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BYD's e-trucks lead in US market

By Aaron Hagstrom in New York | China Daily | Updated: 2018-01-29 10:07
A mechanic uses an electrical grinder to finesse a frame of an electric vehicle at the BYD coach and bus factory in Lancaster, California, US.[Photo/Agencies]

Emerging competition, stricter emission norms to test firm's resilience

BYD, the Shenzhen, Guangdong-headquartered electric vehicle manufacturer, is expanding into the US market where it will make and sell electric short-haul trucks.

Outside of a few startups, BYD will likely face few challengers in the near term in the US.

BYD's US arm, which is based in Lancaster, California, began its operations in 2011 with electric buses. It offers medium and heavy-duty trucks designed for short hauls, and vehicles for seaport and railyard businesses.

Its customers include BNSF Railway and tenants of the ports of Los Angeles, Long Beach and San Diego.

In November, BYD-which stands for "Build Your Dreams" and is backed by Warren Buffet-delivered its first electric automated sideloader garbage truck to the California city of Palo Alto, in electric automaker Tesla's backyard.

The truck has a range of 76 miles (122 kms) per charge and the city projects fuel and maintenance cost savings of more than $16,000 annually.

"BYD is the only original equipment manufacturer (in the class 8 market) that is actively selling electric semitrucks in the United States," said Andy Swanton, vice-president of truck sales at BYD.

The company may face some competition from Missouri-based startup Orange EV, which exclusively focuses on terminal trucks but does not build them from the ground up, instead retrofitting its electric motors into diesel truck bodies.

Another competitor could be Los Angeles-based startup Chanje Energy Inc, which exclusively sells medium-duty electric delivery vans, and builds them in China.

In December, Chanje began to deliver 125 of the vans to Ryder System Inc, and they are now available for lease or rent.

Long-haul electric trucks may not be manufactured in the US until 2019 because of heavy batteries and the hours-long charging requirements, which limit freight carried and distance traveled.

Price is also a problem. A medium-duty electric truck costs about $70,000 more than an equivalent diesel truck, according to the professional services firm Deloitte.

Trucks must meet stricter US emissions standards through 2027 under rules that went into effect in 2016. China is also tightening emissions standards

Diesel-powered short-haul trucks cause disproportionate levels of pollution because of stop-and-go driving. More than 6 percent of greenhouse gas emissions emitted in the US in 2015 came from medium and heavy-duty trucks, according to a report issued in July 2017 by the Environmental Protection Agency.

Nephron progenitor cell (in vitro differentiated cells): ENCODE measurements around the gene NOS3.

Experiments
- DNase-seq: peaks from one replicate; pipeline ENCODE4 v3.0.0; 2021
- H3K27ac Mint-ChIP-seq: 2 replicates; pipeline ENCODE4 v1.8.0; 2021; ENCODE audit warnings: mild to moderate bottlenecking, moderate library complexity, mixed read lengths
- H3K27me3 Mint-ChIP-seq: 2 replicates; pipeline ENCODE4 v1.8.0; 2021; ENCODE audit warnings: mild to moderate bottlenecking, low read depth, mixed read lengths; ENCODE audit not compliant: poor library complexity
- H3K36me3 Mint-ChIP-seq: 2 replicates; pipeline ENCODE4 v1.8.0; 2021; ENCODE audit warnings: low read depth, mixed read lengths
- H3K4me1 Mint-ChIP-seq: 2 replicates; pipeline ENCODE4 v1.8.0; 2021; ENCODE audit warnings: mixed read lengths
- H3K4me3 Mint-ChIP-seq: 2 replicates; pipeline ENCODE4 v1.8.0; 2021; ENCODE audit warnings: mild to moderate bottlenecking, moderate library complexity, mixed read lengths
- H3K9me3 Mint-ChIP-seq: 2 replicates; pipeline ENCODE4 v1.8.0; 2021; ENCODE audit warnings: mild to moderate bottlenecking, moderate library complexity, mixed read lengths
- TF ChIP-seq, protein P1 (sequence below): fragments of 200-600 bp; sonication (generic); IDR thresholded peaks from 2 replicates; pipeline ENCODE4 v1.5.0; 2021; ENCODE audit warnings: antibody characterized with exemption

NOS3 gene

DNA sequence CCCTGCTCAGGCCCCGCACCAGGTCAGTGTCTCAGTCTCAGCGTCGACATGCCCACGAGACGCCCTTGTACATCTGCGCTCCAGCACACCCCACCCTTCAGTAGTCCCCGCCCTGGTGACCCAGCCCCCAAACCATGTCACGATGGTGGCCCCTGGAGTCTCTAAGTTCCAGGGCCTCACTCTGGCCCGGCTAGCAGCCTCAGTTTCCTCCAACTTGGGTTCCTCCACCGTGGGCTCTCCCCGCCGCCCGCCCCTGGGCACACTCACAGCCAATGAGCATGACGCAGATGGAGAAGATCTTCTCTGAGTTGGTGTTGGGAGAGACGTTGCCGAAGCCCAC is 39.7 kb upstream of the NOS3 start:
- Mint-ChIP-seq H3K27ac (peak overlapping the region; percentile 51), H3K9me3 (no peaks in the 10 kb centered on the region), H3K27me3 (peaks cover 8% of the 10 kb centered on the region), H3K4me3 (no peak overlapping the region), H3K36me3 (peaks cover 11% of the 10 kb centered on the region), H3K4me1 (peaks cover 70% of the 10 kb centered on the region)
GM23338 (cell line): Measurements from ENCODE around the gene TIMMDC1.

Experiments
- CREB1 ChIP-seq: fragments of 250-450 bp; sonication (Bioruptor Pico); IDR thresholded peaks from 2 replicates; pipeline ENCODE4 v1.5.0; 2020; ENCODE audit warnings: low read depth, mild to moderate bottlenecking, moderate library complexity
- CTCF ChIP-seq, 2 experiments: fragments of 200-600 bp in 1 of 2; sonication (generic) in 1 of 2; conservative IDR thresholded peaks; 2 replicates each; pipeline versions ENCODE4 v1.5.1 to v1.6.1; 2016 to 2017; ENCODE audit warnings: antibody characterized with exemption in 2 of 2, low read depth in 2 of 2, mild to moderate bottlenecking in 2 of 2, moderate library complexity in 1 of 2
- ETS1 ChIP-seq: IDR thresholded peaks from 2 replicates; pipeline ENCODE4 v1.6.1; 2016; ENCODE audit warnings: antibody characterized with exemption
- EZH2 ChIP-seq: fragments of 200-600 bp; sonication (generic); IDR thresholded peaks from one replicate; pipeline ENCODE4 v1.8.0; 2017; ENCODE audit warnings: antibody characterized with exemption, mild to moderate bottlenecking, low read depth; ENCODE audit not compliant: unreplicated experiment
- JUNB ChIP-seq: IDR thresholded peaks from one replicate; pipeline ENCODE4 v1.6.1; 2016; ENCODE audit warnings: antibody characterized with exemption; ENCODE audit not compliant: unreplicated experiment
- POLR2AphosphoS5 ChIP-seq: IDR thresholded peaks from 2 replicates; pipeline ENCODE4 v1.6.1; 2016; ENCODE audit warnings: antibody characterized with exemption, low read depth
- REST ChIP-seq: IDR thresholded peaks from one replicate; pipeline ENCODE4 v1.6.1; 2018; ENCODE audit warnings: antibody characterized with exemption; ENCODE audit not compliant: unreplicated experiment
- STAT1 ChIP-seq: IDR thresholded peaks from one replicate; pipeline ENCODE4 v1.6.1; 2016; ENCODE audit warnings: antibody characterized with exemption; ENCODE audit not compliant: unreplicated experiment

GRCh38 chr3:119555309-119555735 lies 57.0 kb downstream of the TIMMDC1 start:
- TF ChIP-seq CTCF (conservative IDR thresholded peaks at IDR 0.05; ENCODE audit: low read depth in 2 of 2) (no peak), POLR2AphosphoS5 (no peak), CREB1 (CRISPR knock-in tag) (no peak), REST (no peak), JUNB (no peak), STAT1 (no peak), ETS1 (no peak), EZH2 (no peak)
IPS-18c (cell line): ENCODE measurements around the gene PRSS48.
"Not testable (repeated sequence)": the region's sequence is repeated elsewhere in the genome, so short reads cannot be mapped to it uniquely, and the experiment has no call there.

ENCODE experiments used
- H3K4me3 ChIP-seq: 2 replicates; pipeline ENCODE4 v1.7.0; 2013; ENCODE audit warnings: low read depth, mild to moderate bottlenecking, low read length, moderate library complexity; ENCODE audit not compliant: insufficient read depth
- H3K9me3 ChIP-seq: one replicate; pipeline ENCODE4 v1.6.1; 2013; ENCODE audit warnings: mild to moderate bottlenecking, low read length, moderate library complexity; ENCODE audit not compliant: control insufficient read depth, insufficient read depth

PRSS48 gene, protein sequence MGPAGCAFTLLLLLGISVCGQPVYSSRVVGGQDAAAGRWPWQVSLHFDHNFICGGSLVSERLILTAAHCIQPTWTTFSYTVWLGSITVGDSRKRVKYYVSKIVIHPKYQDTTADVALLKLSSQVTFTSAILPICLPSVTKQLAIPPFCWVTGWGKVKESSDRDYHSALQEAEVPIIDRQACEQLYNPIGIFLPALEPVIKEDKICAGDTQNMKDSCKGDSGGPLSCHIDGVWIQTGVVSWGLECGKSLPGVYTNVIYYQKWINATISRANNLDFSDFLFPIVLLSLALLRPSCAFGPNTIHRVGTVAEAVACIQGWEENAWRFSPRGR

Vehicle manufacturers have a prime sales market in California because the state has the nation's strictest air-quality rules.

In 2016, the San Bernardino Associated Governments used $9.1 million in funds from proceeds of the state's cap-and-trade system to buy 27 BYD trucks to replace diesel-powered tractors.

The trucks will be used by freight hauler Daylight Transport at its Fontana transfer facility and by BNSF Railway at rail yards in San Bernardino and Commerce.

According to website Trucks, the aim of the two-year project is to collect data on performance and operating costs and to reduce air pollution in disadvantaged communities, which state officials have said are disproportionately affected by diesel truck emissions.

Several companies will soon join BYD in the electric truck market.

For instance, in December, Tesla sold 125 pre-ordered trucks to United Parcel Service Inc, one of the largest known orders so far. The package delivery company is expanding its fleet of alternative-fuel vehicles.

In the same month, Anheuser-Busch also ordered 40 Tesla heavy-duty semitrucks, as part of its goal to reduce its operational carbon footprint by 30 percent by 2025. The trucks won't be available until 2019 or later.

Tesla has also received preorders from such major companies as Walmart, fleet operator J.B. Hunt Transport Services Inc and food service distributor Sysco Corp

Companies will most likely use Tesla trucks for short hauls in the range of about 20 to 250 miles, Jerry Hirsch, editor of Trucks told CNN last November.

US-based truck manufacturer Navistar and Volkswagen said last year that they would launch an electric medium-duty truck in North America by late 2019, and develop hardware and systems to connect trucks to the internet.

Tesla, Thor, and Cummins are aiming to produce battery-electric trucks by 2019 or later.

Therefore, success, or lack thereof, in the US market would determine how BYD's "go-global" strategy will pan out.

An employee steps out of the workshop of BYD in Lancaster, California.[Photo/Xinhua]
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